The cover story at Nikkei Electronics Asia titled ‘Winning in the Gigantic New EV Market’ examines over 16 web pages the positioning of industry in lithium ion battery production.  Its a long piece so I’ll condense it down, but by all means if you’re interested in a world view seen from the Japanese point of view, with still much more than half the world’s market share, the full story is very worthwhile.  The story opens with “Ninety times larger in five years” an explosion in building factories for lithium ion batteries that will circle the world.  It’s a very big story and writers Kouji Kariatsumari, Hideyoshi Kume, Hiroki Yomogita, and Phil Keys have done a great job is getting a mass of data worked into presentable material.

The covers story opens with a look at the Nissan Leaf EFV model; the projected production of only 200,000 will demand 4800 MWh in the second year.  In comparison the 2009 world total cell phone battery demand was 3000 MWh.  And Nissan isn’t the only maker.  Honda in a joint venture with Yuasa hopes to boost their hybrid car sales by 50% by 2020.  As the Nikkei puts it from a quote “Production can’t keep up.”

The cells now aren’t so much different, the coming years will see large size, large capacity cells.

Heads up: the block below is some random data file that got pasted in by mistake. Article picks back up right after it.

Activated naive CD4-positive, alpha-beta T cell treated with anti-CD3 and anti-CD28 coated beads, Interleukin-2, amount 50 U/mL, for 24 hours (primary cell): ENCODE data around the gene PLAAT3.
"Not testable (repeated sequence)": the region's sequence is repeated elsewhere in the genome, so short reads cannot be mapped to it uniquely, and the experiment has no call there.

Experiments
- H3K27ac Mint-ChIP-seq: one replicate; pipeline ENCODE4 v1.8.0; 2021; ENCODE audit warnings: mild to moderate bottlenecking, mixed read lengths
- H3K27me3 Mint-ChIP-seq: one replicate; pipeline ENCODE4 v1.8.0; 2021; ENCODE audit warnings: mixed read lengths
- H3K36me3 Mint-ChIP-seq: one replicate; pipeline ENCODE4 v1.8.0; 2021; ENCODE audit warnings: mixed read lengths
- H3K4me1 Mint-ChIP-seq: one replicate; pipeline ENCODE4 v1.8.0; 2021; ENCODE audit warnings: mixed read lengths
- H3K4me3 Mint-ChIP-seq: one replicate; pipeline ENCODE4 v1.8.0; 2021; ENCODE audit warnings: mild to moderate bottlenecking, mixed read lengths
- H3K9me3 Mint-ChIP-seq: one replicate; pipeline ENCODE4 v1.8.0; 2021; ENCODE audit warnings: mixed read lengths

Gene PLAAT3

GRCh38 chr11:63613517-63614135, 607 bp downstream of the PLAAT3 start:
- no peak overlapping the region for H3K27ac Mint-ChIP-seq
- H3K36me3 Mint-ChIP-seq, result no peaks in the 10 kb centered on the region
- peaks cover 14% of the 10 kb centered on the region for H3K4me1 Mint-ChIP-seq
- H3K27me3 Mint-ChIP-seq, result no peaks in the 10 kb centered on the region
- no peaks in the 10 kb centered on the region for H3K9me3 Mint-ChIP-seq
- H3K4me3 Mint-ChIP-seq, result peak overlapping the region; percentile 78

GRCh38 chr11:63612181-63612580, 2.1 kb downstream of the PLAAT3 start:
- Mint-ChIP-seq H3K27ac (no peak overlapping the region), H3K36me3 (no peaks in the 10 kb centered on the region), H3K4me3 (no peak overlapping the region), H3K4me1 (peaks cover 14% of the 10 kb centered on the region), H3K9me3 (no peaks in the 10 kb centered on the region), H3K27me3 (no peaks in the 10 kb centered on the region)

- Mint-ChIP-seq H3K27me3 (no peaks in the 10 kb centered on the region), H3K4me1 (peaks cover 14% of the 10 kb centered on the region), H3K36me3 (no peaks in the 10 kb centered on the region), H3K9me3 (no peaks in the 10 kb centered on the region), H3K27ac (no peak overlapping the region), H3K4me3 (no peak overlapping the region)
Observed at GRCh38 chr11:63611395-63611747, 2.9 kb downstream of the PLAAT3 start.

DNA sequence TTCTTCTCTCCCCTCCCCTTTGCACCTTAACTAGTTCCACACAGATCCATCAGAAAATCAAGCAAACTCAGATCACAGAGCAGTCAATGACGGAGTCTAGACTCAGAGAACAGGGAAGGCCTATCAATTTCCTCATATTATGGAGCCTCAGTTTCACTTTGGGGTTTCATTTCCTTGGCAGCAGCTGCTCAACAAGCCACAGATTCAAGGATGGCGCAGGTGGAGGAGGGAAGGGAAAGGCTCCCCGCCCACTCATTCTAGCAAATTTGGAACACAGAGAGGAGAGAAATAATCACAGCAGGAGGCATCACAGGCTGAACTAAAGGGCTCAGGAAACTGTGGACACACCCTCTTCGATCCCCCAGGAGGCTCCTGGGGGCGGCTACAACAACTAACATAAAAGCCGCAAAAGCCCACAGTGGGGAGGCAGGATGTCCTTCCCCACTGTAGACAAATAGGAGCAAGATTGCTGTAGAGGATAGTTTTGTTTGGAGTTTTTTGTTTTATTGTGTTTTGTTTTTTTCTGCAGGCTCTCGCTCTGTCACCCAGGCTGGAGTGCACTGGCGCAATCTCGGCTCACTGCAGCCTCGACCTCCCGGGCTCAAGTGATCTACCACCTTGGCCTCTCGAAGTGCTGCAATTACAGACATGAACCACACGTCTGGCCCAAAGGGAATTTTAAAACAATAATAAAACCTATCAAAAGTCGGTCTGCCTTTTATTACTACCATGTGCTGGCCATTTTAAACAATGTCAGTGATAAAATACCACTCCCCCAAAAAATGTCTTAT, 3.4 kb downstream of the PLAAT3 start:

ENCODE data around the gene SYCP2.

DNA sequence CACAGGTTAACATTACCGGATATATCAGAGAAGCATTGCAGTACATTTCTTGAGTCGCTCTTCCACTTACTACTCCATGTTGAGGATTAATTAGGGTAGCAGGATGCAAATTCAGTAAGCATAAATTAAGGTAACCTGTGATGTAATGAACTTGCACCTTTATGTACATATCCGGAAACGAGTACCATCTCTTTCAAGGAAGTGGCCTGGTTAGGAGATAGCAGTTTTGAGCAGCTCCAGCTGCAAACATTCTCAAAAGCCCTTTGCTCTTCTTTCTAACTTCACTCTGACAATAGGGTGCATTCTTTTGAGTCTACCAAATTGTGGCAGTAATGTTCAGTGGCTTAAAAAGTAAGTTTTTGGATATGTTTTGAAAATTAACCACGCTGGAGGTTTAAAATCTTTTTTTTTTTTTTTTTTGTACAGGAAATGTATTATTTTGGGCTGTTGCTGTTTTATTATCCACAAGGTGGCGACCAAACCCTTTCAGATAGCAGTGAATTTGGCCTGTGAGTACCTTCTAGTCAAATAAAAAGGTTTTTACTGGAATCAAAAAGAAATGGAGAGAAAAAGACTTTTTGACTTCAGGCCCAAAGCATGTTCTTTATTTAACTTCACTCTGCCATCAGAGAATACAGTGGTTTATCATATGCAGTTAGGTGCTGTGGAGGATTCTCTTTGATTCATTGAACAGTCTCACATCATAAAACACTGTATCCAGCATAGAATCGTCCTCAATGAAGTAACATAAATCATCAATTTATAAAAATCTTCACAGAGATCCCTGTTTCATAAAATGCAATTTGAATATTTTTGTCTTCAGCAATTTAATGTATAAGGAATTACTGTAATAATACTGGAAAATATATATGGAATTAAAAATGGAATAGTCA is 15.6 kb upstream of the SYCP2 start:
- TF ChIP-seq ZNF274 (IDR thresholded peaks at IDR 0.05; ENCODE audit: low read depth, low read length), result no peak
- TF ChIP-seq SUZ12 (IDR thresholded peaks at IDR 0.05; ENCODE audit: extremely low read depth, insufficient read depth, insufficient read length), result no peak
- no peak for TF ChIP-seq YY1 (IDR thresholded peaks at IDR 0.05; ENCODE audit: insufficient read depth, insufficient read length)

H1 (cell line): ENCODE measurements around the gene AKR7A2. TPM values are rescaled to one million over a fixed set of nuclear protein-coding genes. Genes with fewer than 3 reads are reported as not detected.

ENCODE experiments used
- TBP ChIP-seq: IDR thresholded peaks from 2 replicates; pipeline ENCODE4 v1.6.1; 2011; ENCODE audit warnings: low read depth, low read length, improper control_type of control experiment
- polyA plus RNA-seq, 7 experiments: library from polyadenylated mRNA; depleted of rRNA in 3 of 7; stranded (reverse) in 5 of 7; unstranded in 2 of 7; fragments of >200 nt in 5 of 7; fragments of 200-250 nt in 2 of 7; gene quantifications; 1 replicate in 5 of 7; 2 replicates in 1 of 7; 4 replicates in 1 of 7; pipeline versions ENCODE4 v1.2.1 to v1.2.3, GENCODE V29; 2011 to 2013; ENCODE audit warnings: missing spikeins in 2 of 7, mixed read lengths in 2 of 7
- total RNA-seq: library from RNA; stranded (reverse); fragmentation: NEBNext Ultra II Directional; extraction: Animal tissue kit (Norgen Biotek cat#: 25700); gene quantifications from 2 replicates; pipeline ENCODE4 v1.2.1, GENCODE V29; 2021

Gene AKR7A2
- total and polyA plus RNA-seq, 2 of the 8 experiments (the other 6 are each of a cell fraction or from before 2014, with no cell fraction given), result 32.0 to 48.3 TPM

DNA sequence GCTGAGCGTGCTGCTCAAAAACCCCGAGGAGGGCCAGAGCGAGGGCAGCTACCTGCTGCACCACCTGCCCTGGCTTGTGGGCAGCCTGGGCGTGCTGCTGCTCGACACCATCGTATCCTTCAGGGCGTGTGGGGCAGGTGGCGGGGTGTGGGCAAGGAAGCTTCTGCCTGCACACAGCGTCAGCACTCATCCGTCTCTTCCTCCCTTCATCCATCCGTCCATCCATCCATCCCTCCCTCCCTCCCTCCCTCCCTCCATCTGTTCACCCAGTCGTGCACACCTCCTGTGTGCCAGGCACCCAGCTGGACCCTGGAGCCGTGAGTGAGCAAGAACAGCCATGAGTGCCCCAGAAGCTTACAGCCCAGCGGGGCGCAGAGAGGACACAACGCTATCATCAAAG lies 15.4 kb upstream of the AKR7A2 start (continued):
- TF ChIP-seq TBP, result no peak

New investment is flooding into battery production from established firms, firms that build other battery types and new entrants.  The Japanese firms Sony, Sanyo and Panasonic alone are committed to $3.3 billion by 2015.  Korea’s LG and Samsung are committing another $1.5 billion with Samsung also partnering with Europe’s Bosch for $600 million more.  Even Japan’s Mitsubishi has started a building a $111 million pilot plant opening in the fall of 2010 with 66 MWh capacity – from a pilot plant.

The US firm A123 has agreed with Japan’s IHI to help supply Japanese needs.  Dow Chemical has a joint venture with Korea’s Kokam Engineering funded to another $600 million.

The lithium ion battery market is shifting from small electronic devices to electric vehicles.  Fuji Keizai researchers think the revenue for 2009 was $9.3 billion with only an added $276 million going to EVs.  By 2012 the EV market is expected to grow to $17.5 billion, and $25 billion in 2014.

Lithium Ion Market Projections. Click image for more info.

The cover story illustrates the demand this way.  A cell phone needs 2 to 3 Wh of capacity – 1 battery.  A notebook PC 70 Wh or 8.8 batteries, a hybrid car 1 kWh or 125 batteries and a full EV 20 kWh some 2500 batteries.  This shows the need for larger capacity designs.  Here is where the numbers get big.  New cell phones in 2009 sold at about 1.1 billion handsets – about 3000 MWh for the year.  Add notebooks and other gear the number grows to between 10,000 and 15,000 MWh.  That puts the equivalent EV number between 500,000 to 700,000 units.  Keep in mind the world makes 70 million cars annually – less than 0.1% EV penetration and the lithium battery market doubles.

If the large capacity market grows prices could fall dramatically.  At over $2,200 per kWh now, the price can fall by half and another half, to $553 by 2015 when production gets fully underway.  The trigger could be rail, industrial equipment and more ideas.